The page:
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Johnson v. Metropolitan Insurance Co.

Decided: February 23, 1968.


Goldmann, Kilkenny and Carton. The opinion of the court was delivered by Kilkenny, J.A.D.


This is an appeal by defendant Progressive Life Insurance Company from a judgment in the amount of $8,021.81 in favor of the substituted plaintiff Katherine F. Johnson, executrix of the estate of James L. Johnson. Decedent had instituted suit in his lifetime to recover benefits claimed to be due him under a lifetime disability policy issued by Progressive to him on December 13, 1961. He died before trial and his personal representative was substituted as plaintiff.

Another suit against Metropolitan Life Insurance Company is not involved in this appeal. There was a stipulation of dismissal as to it.

A full recital of the facts is necessary for an understanding of the issues involved.

As noted above, the policy upon which suit was based was issued on December 13, 1961. The insured, James L. Johnson, in his written application for the policy gave answers to questions therein as follows:

"10. Have you ever been treated for, or ever been told that you had any one or more of the following:

13. Have you consulted a physician or other practitioner within the past five years or to the best of your knowledge and belief have you had any illness or disease not mentioned in the answers above?

Yes [X], No [ ].

REMARKS: -- Give full details including names and addresses of attending physicians, dates and reasons when any questions 8 through 13 are answered 'Yes.'

No. 13 -- July 1961 Hydrocele removed surgical. Loss of time about 6-8 weeks. Complete rec. R. Gove, M.D. Brant Beach, N.J.

15. Do you represent that the above answers are true and complete to the best of your knowledge and belief and do you agree (1) that the falsity of any answer in this application shall void the policy, if such answer materially affects either the acceptance of the risk or the hazard assumed by the Company, (2) that the insurance, if issued, shall take effect on delivery of the policy and payment of the first premium during your good health, but only if no change shall have occurred in your insurability since the completion of this application? Yes."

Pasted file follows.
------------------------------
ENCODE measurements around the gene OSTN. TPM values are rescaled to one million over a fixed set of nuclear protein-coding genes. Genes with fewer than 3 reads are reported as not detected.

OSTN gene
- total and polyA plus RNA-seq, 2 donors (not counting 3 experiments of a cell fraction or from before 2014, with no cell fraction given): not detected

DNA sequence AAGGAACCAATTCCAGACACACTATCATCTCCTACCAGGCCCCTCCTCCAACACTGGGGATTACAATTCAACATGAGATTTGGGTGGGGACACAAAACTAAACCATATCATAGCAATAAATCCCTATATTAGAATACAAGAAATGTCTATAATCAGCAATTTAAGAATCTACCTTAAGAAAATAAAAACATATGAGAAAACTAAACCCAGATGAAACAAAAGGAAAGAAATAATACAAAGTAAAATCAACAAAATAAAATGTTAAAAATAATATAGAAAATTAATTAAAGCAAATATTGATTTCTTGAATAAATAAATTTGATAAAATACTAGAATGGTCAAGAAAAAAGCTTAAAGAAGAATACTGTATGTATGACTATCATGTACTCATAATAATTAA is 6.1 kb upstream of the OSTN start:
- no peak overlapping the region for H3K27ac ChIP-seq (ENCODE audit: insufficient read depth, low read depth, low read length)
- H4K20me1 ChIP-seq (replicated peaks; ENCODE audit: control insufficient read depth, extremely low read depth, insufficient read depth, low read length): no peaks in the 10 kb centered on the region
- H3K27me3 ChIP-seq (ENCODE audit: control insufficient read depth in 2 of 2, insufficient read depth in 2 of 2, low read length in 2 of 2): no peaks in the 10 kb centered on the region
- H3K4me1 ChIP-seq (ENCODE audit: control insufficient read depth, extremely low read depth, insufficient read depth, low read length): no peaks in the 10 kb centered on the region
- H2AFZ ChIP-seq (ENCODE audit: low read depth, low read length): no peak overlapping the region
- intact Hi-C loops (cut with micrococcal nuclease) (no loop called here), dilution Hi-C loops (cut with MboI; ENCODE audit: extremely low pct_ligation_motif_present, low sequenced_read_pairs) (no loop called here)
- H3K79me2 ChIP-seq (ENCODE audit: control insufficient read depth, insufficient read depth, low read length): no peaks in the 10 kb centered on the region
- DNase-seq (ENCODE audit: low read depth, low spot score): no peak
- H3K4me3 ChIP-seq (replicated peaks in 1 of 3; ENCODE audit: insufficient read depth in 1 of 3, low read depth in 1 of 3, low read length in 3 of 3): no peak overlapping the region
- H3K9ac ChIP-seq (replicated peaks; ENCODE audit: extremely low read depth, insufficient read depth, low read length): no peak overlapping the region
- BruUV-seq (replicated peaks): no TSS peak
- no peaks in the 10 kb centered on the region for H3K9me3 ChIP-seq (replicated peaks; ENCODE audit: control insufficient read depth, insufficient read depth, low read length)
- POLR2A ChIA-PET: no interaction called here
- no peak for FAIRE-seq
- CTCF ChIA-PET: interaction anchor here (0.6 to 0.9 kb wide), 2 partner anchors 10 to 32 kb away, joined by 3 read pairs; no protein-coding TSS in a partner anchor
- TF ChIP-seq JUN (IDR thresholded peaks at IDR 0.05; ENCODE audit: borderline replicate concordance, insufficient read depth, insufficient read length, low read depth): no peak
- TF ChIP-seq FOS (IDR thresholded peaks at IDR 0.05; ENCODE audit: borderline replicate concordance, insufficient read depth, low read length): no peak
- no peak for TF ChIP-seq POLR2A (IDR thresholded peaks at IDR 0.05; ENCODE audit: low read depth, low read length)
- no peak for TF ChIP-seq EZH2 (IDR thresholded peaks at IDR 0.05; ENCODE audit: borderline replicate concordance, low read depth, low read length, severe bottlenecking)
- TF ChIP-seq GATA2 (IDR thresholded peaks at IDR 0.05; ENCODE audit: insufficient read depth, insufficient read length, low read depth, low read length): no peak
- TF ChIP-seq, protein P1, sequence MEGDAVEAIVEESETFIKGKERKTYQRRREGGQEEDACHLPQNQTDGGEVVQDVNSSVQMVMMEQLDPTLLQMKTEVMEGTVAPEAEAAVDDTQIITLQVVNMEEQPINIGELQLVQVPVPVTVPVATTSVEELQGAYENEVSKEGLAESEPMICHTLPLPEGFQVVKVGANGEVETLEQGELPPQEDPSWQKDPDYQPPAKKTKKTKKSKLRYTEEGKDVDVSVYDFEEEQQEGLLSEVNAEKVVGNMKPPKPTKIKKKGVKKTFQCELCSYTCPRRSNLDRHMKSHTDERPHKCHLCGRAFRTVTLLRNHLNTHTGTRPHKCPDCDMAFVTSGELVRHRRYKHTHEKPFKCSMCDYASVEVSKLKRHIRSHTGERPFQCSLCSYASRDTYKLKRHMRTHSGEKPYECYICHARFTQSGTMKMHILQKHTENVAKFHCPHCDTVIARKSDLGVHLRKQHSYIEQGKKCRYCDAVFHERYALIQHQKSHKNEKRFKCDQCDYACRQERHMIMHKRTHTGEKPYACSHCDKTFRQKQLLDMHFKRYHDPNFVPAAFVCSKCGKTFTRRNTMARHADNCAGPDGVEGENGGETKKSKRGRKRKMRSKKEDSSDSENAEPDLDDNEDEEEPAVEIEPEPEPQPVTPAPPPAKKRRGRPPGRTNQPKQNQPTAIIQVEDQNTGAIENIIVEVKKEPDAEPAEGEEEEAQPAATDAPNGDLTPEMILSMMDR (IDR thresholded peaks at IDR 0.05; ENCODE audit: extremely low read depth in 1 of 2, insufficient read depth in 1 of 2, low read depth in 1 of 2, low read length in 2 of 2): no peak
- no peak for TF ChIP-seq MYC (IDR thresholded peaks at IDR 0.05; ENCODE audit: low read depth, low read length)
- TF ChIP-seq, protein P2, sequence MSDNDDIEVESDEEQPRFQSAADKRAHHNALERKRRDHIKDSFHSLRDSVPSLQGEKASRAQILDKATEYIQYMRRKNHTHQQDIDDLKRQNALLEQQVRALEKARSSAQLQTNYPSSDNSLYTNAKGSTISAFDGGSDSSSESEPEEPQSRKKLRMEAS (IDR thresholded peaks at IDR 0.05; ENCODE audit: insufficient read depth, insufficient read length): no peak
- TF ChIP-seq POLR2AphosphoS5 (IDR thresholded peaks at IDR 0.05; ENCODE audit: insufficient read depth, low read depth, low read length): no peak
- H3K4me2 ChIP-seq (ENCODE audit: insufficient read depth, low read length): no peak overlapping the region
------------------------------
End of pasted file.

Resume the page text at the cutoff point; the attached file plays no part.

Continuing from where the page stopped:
The application was dated December 13, 1961 and signed by Johnson before a licensed agent of defendant insurance company.

On August 5, 1963 Johnson became totally disabled within the terms and meaning of the policy in question. He was then admitted to Temple University Hospital in Philadelphia, suffering from Alzheimer's disease. Thereafter he submitted a claim for permanent disability benefits under the policy. A routine investigation was made by defendant. An examination of the hospital records from the time of his admission revealed to defendant for the first time that Johnson had at the time of his application for the insurance and for several years prior thereto a medical history of coronary insufficiency. Johnson himself supplied this history to the hospital authorities. This history manifested that his answers on the application, as noted above, were false and incomplete. Defendant deemed his representations to be not only false and incomplete, but also such as to have materially affected its acceptance of the risk and the hazard assumed by it. Details thereof are noted infra.

Defendant notified Johnson by letter of October 16, 1963 of its election to declare the policy void, enclosing therewith

a check refunding all premiums paid. The present action followed.

Trial of the cause was before a jury and it returned a verdict in plaintiff's favor. The jury answered by an 11-to-1 vote in the negative the following special interrogatory:

"Did Mr. Johnson have a heart disease including a coronary insufficiency or a cardiovascular illness at any time during the period November 19, 1957, through May 23, 1959?"

In another special interrogatory the jury was asked:

"What is the amount of damages that the plaintiff is entitled to under the policy of insurance -- $5762.31 or $8021.81?"

Its answer, by a 10-to-2 vote, was $8,021.81.

Judgment was entered on the basis of the verdict. Defendant moved for judgment in its favor, notwithstanding the verdict. The motion was denied, as had its earlier motions for judgment in its favor. This appeal followed.

Defendant's main argument is that its several motions for judgment in its favor, during and after the trial, should have been granted on the basis of the insured's material misrepresentations in his application for the policy in question. In ...

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